Video: Amazing skydiver breaks speed record

Baumgartner lands after record-breaking jump of 39km

(Video: YouTube)

The world looked on in fear and awe as Austrian daredevil Felix Baumgartner jumped from the edge of outer space on Sunday, breaking a slew of records and winning millions of instant fans.

The video feed -- broadcast on a 20-second delay intended to give news stations time to cut away in case tragedy struck -- was viewed by more than seven million people on YouTube alone.

The death-defying jump riveted audiences hungry for a genuinely extraordinary feat in an age when NASA is mothballing human spaceflight and many other supposed thrill-seekers simply perform elaborate stunts.

Reactions poured in on Facebook and Twitter from people around the globe who had followed every step of the drama-packed mission, their lingering cynicism quickly turning to disbelief bordering on reverence.

First Baumgartner ascended in a small capsule attached to a massive helium-filled balloon, rising for more than two hours to reach a dizzying altitude more than 24 miles (39 kilometers) above the Earth.

There was unexpected drama and minutes of uncertainty after it emerged that the heating mechanism on his visor wasn't working.

Maybe this would be just like all the other PR exercises, but No! he shifted forward to the edge of the capsule, the Earth but a distant blue haze below, and launched himself into freefall.

The biggest risk Baumgartner faced was spinning out of control, which could have exerted excessive G-force and made him lose consciousness. A controlled dive from the capsule was essential, putting him in a head-down position to increase speed.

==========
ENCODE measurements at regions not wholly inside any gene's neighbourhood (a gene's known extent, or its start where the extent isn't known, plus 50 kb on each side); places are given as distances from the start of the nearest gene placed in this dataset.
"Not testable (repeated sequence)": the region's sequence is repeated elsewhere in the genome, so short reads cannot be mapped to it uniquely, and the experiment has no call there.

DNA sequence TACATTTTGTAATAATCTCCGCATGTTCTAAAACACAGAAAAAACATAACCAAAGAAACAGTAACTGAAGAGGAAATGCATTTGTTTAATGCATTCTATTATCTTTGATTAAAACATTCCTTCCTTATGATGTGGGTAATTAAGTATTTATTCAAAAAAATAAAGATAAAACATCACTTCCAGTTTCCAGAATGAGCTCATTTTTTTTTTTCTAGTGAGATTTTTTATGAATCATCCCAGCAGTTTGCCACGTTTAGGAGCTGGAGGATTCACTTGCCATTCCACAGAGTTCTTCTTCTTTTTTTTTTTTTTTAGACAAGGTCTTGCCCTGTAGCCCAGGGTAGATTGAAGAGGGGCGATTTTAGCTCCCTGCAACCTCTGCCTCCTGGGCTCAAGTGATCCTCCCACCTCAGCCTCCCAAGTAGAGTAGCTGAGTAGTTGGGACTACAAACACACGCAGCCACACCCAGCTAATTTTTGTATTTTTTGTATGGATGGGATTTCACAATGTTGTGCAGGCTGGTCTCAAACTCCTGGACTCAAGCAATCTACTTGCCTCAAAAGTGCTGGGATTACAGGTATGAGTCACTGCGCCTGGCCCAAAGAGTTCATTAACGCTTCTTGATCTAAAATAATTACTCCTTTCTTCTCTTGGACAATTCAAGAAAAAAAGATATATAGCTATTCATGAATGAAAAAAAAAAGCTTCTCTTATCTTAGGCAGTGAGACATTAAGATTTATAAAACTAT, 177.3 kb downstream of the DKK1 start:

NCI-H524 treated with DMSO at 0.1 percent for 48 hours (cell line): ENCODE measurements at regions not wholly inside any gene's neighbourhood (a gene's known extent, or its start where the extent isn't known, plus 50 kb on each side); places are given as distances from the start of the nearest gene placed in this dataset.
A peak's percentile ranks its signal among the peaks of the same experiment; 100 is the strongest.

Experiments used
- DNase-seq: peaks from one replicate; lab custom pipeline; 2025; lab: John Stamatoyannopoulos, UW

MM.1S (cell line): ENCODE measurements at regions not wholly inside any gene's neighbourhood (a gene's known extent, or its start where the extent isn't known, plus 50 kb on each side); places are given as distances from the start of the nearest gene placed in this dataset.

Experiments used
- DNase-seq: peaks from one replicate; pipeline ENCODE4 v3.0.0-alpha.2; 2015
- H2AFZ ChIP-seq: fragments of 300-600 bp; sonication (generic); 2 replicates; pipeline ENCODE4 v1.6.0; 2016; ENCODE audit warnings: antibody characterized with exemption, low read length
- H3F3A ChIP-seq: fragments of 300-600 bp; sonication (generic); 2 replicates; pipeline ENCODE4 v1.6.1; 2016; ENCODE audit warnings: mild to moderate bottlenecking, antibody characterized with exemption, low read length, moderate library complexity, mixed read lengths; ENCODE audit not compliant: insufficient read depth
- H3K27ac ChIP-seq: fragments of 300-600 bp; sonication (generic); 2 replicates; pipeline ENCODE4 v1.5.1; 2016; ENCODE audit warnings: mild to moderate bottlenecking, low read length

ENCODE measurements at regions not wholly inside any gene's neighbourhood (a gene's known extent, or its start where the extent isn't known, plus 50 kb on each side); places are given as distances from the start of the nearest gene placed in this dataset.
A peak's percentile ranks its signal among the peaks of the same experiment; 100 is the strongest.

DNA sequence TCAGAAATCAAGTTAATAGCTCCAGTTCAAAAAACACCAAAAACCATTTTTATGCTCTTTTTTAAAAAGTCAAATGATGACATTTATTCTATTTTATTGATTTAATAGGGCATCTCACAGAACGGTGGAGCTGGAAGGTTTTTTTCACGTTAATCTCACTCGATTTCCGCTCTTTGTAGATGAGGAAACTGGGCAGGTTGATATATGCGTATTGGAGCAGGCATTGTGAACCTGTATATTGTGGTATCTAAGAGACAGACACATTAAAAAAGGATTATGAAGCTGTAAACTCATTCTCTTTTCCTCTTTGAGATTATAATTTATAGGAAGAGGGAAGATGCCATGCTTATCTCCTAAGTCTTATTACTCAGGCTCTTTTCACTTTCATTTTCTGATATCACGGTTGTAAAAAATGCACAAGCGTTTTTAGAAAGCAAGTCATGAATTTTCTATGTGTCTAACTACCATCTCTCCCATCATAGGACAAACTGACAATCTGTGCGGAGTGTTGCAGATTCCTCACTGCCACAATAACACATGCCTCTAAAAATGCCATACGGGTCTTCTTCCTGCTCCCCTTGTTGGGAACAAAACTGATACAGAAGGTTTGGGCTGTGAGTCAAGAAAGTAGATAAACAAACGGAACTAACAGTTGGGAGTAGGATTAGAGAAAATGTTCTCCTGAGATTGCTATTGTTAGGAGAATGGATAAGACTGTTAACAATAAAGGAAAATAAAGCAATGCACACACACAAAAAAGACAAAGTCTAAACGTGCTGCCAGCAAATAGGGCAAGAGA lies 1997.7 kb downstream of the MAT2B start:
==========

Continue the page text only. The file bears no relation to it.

Transfixed viewers around the world looked on in agony as the Austrian started tumbling chaotically for what seemed like an eternity before finally achieving the correct position.

"Who else saw Felix Baumgartner jump?? Damn what a legend!" Gregor Bates, watching in the British city of Bristol, wrote on Twitter.

Adam Polselli, in US city of San Francisco, tweeted "More than anything, I'm impressed by Felix Baumgartner's courage. May we all be that brave when we step into the unknown."

Austrians were particularly proud.

President Heinz Fischer posted on his Facebook page: "I warmly congratulate Felix Baumgartner on this great success, which was achieved with courage and perseverance and is finding worldwide attention."

Jesus Diaz, who covered the event live for technology website Gizmodo, wrote that he "teared up" watching the successful conclusion of the jump.

"He did it, people. He jumped from the edge of space, broke some records, and survived," Diaz wrote.

"Kudos to you, Felix. As you were falling faster than any man in history, you made our collective hearts stop, then swell."

Some drew parallels to Neil Armstrong, the first man on the moon, saying Baumgartner would inspire the next generation of space pioneers.

Andrew Kavanagh of Ireland suggested that future adventurers may have been paying attention: "My son has spent the past half hour doing Felix Baumgartner impersonations..."

Some had a less reverent take on the daredevil feat.

"Just watched a dude jump from near space. Humans are really dumb and really awesome," wrote Geoff G, in the southeastern US state of Louisiana, on Twitter.

All for a feat whose scientific significance was not clear, some argued.

"Felix Baumgartner has made a giant leap for a man but an infinitesimally small step for mankind," tweeted Peter Bradshaw, whose location was not specified.

Baumgartner broke at least three records: the highest freefall leap, the fastest speed ever achieved by a human and the first person to break the sound barrier of around 690 miles (1,110 kilometers) per hour in freefall.

He said before the attempt that "part of this entire experience will help make the next pressure suit safer for space tourists and aviators."

Former NASA Astronaut Leroy Chiao, speaking on the US news channel CNN after the dive, concurred, saying "the technologies that they have developed, pressure suit technologies, I think you are going to see these things incorporated into future pressure suits that are used in spacecraft."

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